Photo courtesy of OOKIOH


This ‘Baywatch’-Inspired Swimwear Line Is Made From Recycled Fishing Nets

Meet OOKIOH, this summer's brightest sustainable swim option

Welcome to The Green Scene. Every week, we're highlighting the designers and brands working to make the world of fashion and beauty a greener, more sustainable place. The brands to support are the ones making a difference; check back every Tuesday to meet your new favorites.

You could consider Vivek Agarwal's career trajectory to be a bit out of the ordinary. After spending years in industries ranging from iron and steel to real estate, he decided it was time for him to pursue another passion of his: fashion.

After noticing an obvious void in the sustainable swimwear market, Agarwal decided it was the perfect opportunity to launch an earth-friendly swim brand that was, well, a bit more exciting than what was currently on the market. "I saw a gap in the swimwear category: There was a Sports Illustrated and Victoria's Secret hangover in the majority of brands, or the more fashion-forward and sustainable labels were boring. There was nothing that was sustainable, fun, and appealed to all body types and was affordable."

So with that, Agarwal, along with his all-female team, launched OOKIOH in 2018.

Photo courtesy of OOKIOH

After finding success with its debut collection last year, the brand recently launched its second collection, and it's paving the way for trend-focused swimwear that's also eco-conscious. Drawing inspiration from the '80s, the collection is seen in a range of neons, from slime green to traffic cone orange, as well as Baywatch-inspired high-thigh cuts, sporty piping accents, and styles nostalgic to the era. It certainly doesn't hurt that every suit is under $100, considering that accessibility tends to be a rarity within the world of sustainable swimwear.

The brand operates with sustainability as its core value, something Agarwal felt was not only important, but necessary. "I didn't think there was an option [to not go in a sustainable direction]," he says. "I believe it is our moral obligation to bring sustainability in all aspects of our life."

With that in mind, all of OOKIOH's pieces are made from 100 percent recycled materials, such as recovered sunken fishing nets and textile fluff. "I realized that swimwear is a segment that is using only non-sustainable fabrics, such as nylon, a byproduct of gas manufacturing, vis-à-vis other categories in fashion that use other earth-friendly fabrics, such as organic cotton."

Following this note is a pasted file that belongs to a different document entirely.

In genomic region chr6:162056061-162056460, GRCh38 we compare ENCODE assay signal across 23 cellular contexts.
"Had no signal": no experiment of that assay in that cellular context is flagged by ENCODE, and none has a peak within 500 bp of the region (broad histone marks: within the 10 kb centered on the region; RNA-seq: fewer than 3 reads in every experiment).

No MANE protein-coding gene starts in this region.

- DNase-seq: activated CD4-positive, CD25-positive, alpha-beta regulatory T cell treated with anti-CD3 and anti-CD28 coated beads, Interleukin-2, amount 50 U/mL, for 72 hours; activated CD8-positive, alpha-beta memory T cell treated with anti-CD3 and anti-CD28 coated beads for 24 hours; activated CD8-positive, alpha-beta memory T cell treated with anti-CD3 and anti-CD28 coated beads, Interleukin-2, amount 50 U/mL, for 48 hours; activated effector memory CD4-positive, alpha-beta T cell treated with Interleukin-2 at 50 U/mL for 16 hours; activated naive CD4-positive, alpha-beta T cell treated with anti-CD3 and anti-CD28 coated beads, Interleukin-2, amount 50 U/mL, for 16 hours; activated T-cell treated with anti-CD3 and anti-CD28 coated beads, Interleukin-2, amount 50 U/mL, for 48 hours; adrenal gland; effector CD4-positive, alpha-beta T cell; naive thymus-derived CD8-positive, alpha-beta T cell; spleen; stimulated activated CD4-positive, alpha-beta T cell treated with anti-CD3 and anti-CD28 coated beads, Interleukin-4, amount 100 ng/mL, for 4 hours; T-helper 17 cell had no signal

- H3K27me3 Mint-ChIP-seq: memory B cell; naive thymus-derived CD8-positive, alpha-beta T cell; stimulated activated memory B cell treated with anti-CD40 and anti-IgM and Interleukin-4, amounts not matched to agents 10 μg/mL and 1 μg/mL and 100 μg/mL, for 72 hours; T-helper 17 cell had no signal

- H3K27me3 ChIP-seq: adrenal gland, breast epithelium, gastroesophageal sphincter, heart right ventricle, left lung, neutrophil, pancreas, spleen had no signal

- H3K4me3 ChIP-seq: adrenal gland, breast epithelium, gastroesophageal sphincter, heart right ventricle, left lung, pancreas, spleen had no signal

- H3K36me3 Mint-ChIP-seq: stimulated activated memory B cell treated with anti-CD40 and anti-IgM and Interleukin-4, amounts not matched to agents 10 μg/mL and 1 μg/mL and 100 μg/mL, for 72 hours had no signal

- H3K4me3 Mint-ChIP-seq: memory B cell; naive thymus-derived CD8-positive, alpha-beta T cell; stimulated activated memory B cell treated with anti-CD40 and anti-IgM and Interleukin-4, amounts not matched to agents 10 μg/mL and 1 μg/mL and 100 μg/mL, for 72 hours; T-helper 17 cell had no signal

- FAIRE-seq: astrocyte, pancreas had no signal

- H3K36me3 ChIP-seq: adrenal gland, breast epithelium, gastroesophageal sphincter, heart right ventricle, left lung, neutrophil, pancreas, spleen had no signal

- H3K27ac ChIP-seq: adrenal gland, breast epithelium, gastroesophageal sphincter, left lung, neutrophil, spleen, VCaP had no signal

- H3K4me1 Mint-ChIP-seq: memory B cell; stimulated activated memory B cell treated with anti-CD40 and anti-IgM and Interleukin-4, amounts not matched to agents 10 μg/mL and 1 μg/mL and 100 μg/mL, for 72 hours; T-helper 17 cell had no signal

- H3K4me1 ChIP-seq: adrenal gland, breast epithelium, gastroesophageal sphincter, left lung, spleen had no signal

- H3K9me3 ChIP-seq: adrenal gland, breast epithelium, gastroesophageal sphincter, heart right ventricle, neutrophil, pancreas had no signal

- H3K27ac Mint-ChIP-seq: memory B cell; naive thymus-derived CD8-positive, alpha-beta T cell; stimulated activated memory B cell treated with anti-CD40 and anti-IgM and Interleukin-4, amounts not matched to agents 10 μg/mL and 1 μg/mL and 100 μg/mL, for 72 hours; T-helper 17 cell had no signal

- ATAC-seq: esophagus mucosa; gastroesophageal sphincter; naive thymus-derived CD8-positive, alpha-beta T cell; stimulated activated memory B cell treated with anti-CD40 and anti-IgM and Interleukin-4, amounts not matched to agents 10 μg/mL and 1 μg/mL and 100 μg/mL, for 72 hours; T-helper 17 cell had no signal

Photo courtesy of OOKIOH

Additionally, while the brand's offerings are trend-focused (and certainly far from boring), they are still timeless enough to be relevant swimwear options. "We try to offer designs that are current, but also timeless so that they stay relevant for a longer period of time and consumers don't feel the need to buy every season," says Agarwal.

Of course, OOKIOH will continue to grow its sustainable practices, and most importantly, it will continue to educate and spread awareness. "As a growing brand, OOKIOH's prime focus is to create brand awareness and educate the need to incorporate sustainability in all aspects of life, without being preachy," says Agarwal.

As it goes with all sustainable brands on the market, no one can be entirely sustainable in all its practices, which is why it's important for a brand to dedicate itself to continue improving. "We are not perfect," says Agarwal. "We do use some plastics in our packaging; it's part of the problem as well. There aren't affordable solutions to sustainable packaging for small brands, which is why we are working simultaneously on reducing plastics within the existing packaging and have set ourselves a goal of going plastic-free and completely recycled and biodegradable packaging by 2022."

The brand also has plans to eventually move its manufacturing to the U.S., to reduce its carbon footprint. Most importantly, it hopes to continue to use more and more regenerated textiles, so that it cannot only reduce waste, but, in part, keep our oceans cleaner and our landfills emptier.

Photo courtesy of OOKIOH

You can shop OOKIOH's current offerings at

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